Alighiero Boetti (Turin, 1940 – Rome, 1994)
The eclectic and cosmopolitan Alighiero Boetti – or Alighiero e Boetti as he signed himself from 1973 onward – debuted on the Turin art scene in the mid-1960s in the climate of experimentation surrounding the new conceptual avant-garde and Arte Povera.
In 1971, pursuing his innate interest in intellectual nomadism and in far-off cultures, he visited Afghanistan and elected Kabul as his second home. There, he began work on his series of Mappe: planispheres on which each nation is represented by the colours of its flag, embroidered by Afghan women.
Within the Mappe, as in the other cycles of works that accompanied his career (the compositions of letters, the Biro series, Alternando da uno a cento e viceversa . . .), Boetti developed an idea of creativity as a collective, open, process-oriented undertaking in which the artist designs the works but delegates their execution to the hands of others, who are guided by sets of rules also established by the artist. The ‘mental’ aspect remains a priority within the creative process, for which reason the majority of Boetti’s works unite formal beauty with a logical structure that is often based on a true code or a system for reading it.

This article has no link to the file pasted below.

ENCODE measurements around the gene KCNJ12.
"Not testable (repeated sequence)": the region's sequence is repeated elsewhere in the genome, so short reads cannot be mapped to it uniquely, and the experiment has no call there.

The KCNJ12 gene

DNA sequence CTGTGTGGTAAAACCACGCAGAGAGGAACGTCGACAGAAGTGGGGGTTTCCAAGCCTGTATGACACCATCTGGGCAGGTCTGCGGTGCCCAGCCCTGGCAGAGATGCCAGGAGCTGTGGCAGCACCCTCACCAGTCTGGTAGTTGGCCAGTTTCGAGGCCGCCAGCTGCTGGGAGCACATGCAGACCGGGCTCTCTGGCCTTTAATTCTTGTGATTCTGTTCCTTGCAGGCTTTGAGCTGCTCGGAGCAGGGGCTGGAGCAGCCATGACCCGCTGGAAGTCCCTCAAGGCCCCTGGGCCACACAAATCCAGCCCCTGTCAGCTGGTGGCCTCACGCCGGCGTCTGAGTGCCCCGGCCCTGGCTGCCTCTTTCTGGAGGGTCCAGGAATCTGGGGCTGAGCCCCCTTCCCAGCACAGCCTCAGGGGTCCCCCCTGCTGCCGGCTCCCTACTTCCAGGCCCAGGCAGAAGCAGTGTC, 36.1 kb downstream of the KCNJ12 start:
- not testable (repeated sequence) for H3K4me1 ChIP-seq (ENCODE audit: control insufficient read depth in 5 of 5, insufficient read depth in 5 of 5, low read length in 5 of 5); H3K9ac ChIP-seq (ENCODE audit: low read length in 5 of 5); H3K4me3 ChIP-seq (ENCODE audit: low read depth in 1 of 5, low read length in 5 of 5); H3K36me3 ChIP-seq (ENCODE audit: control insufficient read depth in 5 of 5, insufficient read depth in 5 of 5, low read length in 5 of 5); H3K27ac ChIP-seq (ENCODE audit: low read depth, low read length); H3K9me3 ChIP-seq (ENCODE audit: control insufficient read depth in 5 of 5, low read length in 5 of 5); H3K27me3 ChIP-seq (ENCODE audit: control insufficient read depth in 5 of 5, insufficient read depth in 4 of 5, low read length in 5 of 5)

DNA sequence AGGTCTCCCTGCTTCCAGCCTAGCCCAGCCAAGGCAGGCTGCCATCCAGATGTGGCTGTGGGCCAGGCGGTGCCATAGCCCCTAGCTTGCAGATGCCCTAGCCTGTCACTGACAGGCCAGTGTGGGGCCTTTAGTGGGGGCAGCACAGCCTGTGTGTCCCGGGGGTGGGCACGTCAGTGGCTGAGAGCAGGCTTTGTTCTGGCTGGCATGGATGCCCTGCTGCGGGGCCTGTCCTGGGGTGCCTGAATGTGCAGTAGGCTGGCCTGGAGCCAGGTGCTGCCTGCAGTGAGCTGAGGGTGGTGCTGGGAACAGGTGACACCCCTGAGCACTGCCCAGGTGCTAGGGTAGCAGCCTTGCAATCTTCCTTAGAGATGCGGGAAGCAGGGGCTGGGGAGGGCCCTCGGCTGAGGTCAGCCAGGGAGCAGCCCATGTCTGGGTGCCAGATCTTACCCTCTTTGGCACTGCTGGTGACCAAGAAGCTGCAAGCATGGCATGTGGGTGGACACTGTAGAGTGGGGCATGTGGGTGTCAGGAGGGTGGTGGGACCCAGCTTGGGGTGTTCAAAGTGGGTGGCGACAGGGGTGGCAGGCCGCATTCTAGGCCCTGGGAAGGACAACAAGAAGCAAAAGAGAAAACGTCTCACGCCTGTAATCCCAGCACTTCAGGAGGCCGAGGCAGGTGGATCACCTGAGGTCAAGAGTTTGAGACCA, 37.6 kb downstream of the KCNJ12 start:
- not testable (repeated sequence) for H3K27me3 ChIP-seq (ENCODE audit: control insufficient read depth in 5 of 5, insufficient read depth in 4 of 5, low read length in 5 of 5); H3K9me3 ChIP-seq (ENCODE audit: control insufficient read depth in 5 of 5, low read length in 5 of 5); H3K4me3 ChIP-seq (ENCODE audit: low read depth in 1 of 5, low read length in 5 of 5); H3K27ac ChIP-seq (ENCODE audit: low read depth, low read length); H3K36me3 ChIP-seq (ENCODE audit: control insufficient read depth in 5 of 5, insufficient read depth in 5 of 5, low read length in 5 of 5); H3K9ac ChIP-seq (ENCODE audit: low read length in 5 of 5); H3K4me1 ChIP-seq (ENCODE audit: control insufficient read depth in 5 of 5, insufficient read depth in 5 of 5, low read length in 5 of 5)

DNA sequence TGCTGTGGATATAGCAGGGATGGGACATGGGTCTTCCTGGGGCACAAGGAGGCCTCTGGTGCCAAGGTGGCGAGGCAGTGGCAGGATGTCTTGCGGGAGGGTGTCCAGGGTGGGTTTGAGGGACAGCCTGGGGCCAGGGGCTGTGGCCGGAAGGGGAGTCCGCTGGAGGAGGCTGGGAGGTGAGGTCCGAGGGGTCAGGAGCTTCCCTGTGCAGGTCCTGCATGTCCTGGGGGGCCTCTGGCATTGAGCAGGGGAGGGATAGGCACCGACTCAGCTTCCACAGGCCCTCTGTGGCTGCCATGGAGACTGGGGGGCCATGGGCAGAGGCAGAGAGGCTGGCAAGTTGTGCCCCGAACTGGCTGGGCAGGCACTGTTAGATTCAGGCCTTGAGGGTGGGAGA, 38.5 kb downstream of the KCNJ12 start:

In his production – which varies widely as regards materials, techniques and supports – Boetti strove to go beyond the usual categories – and he began with the concept of identity itself. From his works on the ‘double’, such as the false self portrait entitled Gemelli (1968), echoing Arthur Rimbaud’s ‘je est un autre’, through to his participative works, Boetti questioned and indeed undermined the idea of creative, cultural, linguistic and political unity.